CINCINNATIUniversity of Cincinnati (UC) researchers have discovered a new therapy for transplant patients, targeting the antibody-producing plasma cells that can cause organ rejection.
Results of the study are published in the Dec. 27, 2008, edition of the journal Transplantation.
Steve Woodle, MD, and colleagues found that a cancer drugbortezomibused to treat multiple myeloma, or cancer of the plasma cells, is effective in treating rejection episodes caused by antibodies that target transplanted kidneys and reversing rejection episodes that did not respond to standard therapies.
B-lymphocytes, or B cells, play a large role in the humoral immune response by making immune proteins that attack transplanted organs.
"We found a body of literature demonstrating that bortezomib works well in suppressing transplant rejection in the laboratory," says Woodle, lead author of the study and chief of transplant surgery at UC. "Moreover, it worked well in models of autoimmune diseases."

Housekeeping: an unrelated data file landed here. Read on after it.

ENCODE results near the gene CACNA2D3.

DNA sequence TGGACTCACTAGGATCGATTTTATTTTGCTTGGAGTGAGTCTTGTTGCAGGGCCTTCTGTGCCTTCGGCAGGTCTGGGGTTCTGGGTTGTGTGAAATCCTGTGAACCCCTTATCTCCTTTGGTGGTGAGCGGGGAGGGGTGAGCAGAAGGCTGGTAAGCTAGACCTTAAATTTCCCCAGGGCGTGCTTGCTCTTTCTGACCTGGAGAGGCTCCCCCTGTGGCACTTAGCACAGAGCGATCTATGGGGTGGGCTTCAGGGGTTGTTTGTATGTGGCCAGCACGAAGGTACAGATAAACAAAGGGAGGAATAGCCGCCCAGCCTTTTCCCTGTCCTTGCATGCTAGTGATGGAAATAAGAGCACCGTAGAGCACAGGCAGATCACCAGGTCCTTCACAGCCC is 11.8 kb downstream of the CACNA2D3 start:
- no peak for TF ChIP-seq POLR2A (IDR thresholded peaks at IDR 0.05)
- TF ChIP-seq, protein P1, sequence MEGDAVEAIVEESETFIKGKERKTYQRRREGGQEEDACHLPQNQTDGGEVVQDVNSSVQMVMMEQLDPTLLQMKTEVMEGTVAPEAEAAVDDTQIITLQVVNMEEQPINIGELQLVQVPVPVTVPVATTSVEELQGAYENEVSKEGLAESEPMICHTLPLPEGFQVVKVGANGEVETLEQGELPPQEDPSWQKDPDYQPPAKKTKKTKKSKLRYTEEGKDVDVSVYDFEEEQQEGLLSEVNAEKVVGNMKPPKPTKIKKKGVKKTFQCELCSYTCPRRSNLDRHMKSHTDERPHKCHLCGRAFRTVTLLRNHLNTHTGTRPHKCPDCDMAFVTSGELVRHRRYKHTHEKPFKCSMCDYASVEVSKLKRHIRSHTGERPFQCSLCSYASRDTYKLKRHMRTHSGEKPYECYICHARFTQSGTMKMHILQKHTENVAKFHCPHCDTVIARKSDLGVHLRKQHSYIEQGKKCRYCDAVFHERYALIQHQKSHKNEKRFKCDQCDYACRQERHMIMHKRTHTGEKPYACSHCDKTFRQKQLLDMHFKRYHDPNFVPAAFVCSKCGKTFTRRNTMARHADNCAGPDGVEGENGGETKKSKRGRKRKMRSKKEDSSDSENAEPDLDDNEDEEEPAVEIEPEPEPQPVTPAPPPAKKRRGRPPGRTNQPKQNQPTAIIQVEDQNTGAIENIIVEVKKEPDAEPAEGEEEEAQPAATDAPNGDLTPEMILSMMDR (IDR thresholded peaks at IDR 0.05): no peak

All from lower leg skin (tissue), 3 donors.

T-lymphocytes, or T cells, are white blood cells that were commonly thought to cause the rejection of transplanted organs.
Woodle and his team began searching for agents that targeted plasma cells in 2005.
"It has become clear that plasma cells and the antibodies they produce play a bigger role in rejection than previously thought, and the development of therapies targeting these cells has lagged," he says. "We realized that current therapies don't target the plasma cells which may produce the antibody, in general."
Researchers administered this drug to six kidney transplant recipients with treatment-resistant organ rejection, evaluating and recording their responses to the treatment.
In each case, treatment with the drug provided prompt rejection reversal, prolonged reductions in antibody levels and improved organ function with suppression of recurrent rejection for at least five months.
|Contact: Katie Pence|
University of Cincinnati